Dead Rising 2 is a goofy, goofy game. Despite the violent and gory tone of its subject matter, everything about the game is ostentatious and silly. The characters, plot and voice acting all heighten the sense of ridiculous. Not to mention you can dress up as a bunny with a Blanka mask.

Dead Rising 2 is certainly not the prettiest game on the PlayStation 3, but its engine is extremely sturdy. Despite some light tearing issues, the game is able to handle a number of on-screen enemies without frame-rate drops becoming an issue. That makes combat super satisfying as you pile through a screen of undead nasties. Despite the stability of the engine, the title does have some loading issues which can make the pace of the game laborious and clunky. As you move through each of the unique sectors, the game will drop out into a loading screen. It can get extremely frustrating.

For all its short-comings, we like Dead Rising 2's multiplayer. It's essentially a collection of four-player mini-games involving zombies. The presentation's sewn together with a gameshow-like style and tasks you with a number of objectives such as running over zombies in a chainsaw-attached motorcycle, and dressing zombies in pink-frilly skirts. It's ridiculous. The neat thing is, any money that is earned in the multiplayer can be carried into the single-player. As Zombrex is so damn impossible to find in the campaign, playing multiplayer in order to afford the cure from the game's shop becomes a necessary strategy.

Though we eventually came around to Dead Rising 2's unique mechanics, we understand those who will get frustrated with the game and give up. It is messed up. The time restrictions can seem limiting and irritating. While there's an amazing open-world to explore, you never really get a chance to. And that won't be to everyone's liking. The game encourages multiple playthroughs as a method to exploring its world - but with the game so punishing from the outset, we imagine a lot of people will be done with it at the first hurdle.

Dead Rising 2's boss-fights are unfair. Downright unfair. Throughout the campaign, there are a number of side-missions that will see you come face-to-face with a psychopath. Many of these battles are avoidable — and you'll do best to steer clear. They are impossible. Dead Rising 2's combat is too clunky, and movement to restricted to make these precise battles fair or even possible. They rely on luck. It's unfortunate that a big pillar of the game is let-down by stiff controls and genuinely unfair enemy AI.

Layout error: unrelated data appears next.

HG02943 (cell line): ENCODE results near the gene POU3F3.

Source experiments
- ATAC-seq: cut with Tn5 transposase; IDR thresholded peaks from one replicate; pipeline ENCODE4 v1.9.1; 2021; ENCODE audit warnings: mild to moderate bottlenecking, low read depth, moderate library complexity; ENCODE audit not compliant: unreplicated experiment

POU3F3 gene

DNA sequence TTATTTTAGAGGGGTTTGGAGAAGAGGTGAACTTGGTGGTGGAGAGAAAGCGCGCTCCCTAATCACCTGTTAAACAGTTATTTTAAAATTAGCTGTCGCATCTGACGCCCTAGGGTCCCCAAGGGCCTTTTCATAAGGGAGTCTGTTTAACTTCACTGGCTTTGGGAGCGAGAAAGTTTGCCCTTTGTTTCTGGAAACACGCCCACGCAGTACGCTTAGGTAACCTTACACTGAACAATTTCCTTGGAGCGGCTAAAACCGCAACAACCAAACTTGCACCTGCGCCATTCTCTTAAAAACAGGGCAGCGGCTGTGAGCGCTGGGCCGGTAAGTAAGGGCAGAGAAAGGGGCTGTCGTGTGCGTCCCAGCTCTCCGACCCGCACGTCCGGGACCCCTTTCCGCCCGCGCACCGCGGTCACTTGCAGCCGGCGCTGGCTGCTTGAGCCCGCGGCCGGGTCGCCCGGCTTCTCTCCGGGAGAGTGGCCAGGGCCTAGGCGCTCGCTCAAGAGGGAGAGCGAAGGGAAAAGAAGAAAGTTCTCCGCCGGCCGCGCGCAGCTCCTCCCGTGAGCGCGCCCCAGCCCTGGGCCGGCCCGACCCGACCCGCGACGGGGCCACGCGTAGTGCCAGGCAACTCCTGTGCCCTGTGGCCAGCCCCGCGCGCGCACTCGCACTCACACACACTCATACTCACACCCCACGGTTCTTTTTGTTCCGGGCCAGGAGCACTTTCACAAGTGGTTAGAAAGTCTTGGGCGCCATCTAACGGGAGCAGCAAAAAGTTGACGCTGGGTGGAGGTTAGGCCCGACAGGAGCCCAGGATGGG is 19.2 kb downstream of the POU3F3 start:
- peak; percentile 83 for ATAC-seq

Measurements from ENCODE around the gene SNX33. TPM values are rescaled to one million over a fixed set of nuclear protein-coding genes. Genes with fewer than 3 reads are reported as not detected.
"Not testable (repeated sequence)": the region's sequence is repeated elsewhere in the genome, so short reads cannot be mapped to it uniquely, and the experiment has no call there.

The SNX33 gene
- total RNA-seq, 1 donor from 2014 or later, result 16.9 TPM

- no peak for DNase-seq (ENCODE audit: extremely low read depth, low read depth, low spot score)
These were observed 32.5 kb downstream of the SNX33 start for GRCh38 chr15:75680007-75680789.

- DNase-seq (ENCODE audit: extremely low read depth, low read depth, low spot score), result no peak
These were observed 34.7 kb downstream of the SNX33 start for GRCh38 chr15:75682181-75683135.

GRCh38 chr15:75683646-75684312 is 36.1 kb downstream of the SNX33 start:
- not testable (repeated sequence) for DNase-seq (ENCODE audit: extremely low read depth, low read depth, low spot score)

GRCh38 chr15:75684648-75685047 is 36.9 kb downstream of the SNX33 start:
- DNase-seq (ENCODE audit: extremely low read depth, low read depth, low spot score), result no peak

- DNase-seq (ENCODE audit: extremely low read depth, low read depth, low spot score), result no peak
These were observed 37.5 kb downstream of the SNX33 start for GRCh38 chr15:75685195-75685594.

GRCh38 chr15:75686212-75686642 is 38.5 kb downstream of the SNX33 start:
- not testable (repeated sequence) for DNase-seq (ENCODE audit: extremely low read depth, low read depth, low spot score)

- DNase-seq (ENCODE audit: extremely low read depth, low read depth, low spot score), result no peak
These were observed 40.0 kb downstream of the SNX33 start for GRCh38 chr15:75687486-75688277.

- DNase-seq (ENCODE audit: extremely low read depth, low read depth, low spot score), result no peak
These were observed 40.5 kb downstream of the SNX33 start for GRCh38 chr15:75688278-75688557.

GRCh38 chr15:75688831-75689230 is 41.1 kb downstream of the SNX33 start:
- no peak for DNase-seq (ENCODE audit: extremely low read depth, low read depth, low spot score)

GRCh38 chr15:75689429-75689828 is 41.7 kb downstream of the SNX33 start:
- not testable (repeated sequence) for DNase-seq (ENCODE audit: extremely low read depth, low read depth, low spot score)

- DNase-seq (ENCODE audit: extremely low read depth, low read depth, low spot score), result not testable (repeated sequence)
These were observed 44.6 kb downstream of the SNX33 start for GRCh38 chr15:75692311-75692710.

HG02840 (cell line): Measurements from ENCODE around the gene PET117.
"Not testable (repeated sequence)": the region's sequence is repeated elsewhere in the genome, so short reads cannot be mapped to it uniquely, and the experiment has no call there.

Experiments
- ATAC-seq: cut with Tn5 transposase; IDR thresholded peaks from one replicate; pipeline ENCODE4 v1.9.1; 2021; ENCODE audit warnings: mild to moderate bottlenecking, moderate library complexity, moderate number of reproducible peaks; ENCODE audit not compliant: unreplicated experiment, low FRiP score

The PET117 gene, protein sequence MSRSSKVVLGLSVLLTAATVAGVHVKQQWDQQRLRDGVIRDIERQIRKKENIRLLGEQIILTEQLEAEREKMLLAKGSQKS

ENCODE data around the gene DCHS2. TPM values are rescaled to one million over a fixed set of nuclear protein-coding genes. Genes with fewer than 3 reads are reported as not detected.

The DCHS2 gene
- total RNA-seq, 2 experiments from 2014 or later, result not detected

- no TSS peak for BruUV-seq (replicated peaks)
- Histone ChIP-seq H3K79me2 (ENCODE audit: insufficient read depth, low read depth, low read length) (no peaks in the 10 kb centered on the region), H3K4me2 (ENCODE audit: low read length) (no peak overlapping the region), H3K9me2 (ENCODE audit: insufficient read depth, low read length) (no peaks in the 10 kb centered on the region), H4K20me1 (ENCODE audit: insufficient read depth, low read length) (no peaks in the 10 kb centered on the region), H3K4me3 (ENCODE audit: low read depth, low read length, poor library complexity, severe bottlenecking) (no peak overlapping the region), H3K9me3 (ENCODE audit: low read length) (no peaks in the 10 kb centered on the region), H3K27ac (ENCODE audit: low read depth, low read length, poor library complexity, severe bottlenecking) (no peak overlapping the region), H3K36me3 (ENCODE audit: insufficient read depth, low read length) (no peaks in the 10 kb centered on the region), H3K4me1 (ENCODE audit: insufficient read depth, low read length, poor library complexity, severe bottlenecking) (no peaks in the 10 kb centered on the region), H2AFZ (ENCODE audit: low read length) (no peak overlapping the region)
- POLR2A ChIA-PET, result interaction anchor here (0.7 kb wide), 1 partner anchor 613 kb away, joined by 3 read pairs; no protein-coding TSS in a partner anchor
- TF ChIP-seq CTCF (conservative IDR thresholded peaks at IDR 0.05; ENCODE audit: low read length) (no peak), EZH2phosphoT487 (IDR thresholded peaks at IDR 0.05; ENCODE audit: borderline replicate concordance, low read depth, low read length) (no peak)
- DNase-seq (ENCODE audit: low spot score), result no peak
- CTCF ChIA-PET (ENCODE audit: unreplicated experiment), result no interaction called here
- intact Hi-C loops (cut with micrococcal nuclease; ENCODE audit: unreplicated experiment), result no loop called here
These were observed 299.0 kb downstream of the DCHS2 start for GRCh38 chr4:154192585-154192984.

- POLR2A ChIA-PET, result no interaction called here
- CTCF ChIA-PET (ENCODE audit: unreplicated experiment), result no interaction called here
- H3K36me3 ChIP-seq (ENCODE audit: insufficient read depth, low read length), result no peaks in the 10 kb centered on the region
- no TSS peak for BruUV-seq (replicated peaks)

While much more intelligent than the previous game's AI, saving Dead Rising 2's survivors can be a frustrating task. You'll need to hike the NPCs back to the safe-house once you've located them in order to get a PP reward. This means trying to get them through the throngs of undead littering the game world. While they can be given weapons to fight off zombies, protecting them can be a challenge. Namely because you'll end up hurting them in the process. As survivors are surrounded by zombies, you'll need to attack to free them. Sadly, one misplaced swing and you'll have killed the survivor alongside the zombies surrounding it. Time to reload that last save...

Dead Rising 2 is availble now on PlayStation 3.


There are a catalogue of frustrations inherent to the way Dead Rising 2 has been designed; the game refuses to conform to any kind of design standard, making it hard to get into. For every low-point, there is a positive however - murdering zombies never really gets old, especially with the number of weapons on offer. That said, it's hard not to lament Dead Rising's bizarre time constraints and infuriating boss battles. For many, Dead Rising will refuse to "click". Those lucky enough to break through the unique learning curve will find a rewarding, but deeply flawed experience.